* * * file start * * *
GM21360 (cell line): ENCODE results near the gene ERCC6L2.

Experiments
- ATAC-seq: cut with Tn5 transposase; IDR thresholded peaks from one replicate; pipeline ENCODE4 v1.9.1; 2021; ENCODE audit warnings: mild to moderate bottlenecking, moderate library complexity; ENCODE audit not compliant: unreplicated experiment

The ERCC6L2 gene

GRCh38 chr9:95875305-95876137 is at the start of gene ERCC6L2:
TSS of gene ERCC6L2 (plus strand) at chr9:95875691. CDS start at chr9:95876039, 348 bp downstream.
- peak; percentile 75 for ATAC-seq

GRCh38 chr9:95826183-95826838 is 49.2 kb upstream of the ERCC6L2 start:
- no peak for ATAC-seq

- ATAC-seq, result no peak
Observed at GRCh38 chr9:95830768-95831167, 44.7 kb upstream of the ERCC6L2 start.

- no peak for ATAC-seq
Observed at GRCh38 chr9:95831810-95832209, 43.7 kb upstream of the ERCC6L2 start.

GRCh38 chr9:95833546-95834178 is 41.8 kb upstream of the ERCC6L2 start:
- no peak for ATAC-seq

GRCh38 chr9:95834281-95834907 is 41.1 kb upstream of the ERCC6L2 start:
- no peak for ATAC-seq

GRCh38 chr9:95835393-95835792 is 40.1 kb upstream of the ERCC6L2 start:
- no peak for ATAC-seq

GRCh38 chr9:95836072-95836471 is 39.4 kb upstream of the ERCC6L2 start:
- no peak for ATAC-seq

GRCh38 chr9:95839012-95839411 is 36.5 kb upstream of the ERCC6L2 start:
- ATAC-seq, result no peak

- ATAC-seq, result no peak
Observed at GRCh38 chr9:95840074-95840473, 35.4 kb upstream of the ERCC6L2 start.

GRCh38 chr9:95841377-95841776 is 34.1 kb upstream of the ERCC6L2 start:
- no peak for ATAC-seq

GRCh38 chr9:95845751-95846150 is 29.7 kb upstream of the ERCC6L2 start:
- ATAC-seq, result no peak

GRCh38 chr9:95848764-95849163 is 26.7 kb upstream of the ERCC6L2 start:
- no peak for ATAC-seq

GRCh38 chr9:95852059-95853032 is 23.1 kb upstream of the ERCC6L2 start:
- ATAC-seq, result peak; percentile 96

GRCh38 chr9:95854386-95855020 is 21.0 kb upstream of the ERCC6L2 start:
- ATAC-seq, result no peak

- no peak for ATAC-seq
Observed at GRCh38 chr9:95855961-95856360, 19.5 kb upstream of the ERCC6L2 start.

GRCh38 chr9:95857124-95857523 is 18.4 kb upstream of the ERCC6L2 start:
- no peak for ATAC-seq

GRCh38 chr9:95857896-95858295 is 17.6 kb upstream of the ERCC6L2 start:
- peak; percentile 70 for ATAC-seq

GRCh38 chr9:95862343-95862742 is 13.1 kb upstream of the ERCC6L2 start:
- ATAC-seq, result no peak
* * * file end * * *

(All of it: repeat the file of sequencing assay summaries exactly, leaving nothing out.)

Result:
GM21360 (cell line): ENCODE results near the gene ERCC6L2.

Experiments
- ATAC-seq: cut with Tn5 transposase; IDR thresholded peaks from one replicate; pipeline ENCODE4 v1.9.1; 2021; ENCODE audit warnings: mild to moderate bottlenecking, moderate library complexity; ENCODE audit not compliant: unreplicated experiment

The ERCC6L2 gene

GRCh38 chr9:95875305-95876137 is at the start of gene ERCC6L2:
TSS of gene ERCC6L2 (plus strand) at chr9:95875691. CDS start at chr9:95876039, 348 bp downstream.
- peak; percentile 75 for ATAC-seq

GRCh38 chr9:95826183-95826838 is 49.2 kb upstream of the ERCC6L2 start:
- no peak for ATAC-seq

- ATAC-seq, result no peak
Observed at GRCh38 chr9:95830768-95831167, 44.7 kb upstream of the ERCC6L2 start.

- no peak for ATAC-seq
Observed at GRCh38 chr9:95831810-95832209, 43.7 kb upstream of the ERCC6L2 start.

GRCh38 chr9:95833546-95834178 is 41.8 kb upstream of the ERCC6L2 start:
- no peak for ATAC-seq

GRCh38 chr9:95834281-95834907 is 41.1 kb upstream of the ERCC6L2 start:
- no peak for ATAC-seq

GRCh38 chr9:95835393-95835792 is 40.1 kb upstream of the ERCC6L2 start:
- no peak for ATAC-seq

GRCh38 chr9:95836072-95836471 is 39.4 kb upstream of the ERCC6L2 start:
- no peak for ATAC-seq

GRCh38 chr9:95839012-95839411 is 36.5 kb upstream of the ERCC6L2 start:
- ATAC-seq, result no peak

- ATAC-seq, result no peak
Observed at GRCh38 chr9:95840074-95840473, 35.4 kb upstream of the ERCC6L2 start.

GRCh38 chr9:95841377-95841776 is 34.1 kb upstream of the ERCC6L2 start:
- no peak for ATAC-seq

GRCh38 chr9:95845751-95846150 is 29.7 kb upstream of the ERCC6L2 start:
- ATAC-seq, result no peak

GRCh38 chr9:95848764-95849163 is 26.7 kb upstream of the ERCC6L2 start:
- no peak for ATAC-seq

GRCh38 chr9:95852059-95853032 is 23.1 kb upstream of the ERCC6L2 start:
- ATAC-seq, result peak; percentile 96

GRCh38 chr9:95854386-95855020 is 21.0 kb upstream of the ERCC6L2 start:
- ATAC-seq, result no peak

- no peak for ATAC-seq
Observed at GRCh38 chr9:95855961-95856360, 19.5 kb upstream of the ERCC6L2 start.

GRCh38 chr9:95857124-95857523 is 18.4 kb upstream of the ERCC6L2 start:
- no peak for ATAC-seq

GRCh38 chr9:95857896-95858295 is 17.6 kb upstream of the ERCC6L2 start:
- peak; percentile 70 for ATAC-seq

GRCh38 chr9:95862343-95862742 is 13.1 kb upstream of the ERCC6L2 start:
- ATAC-seq, result no peak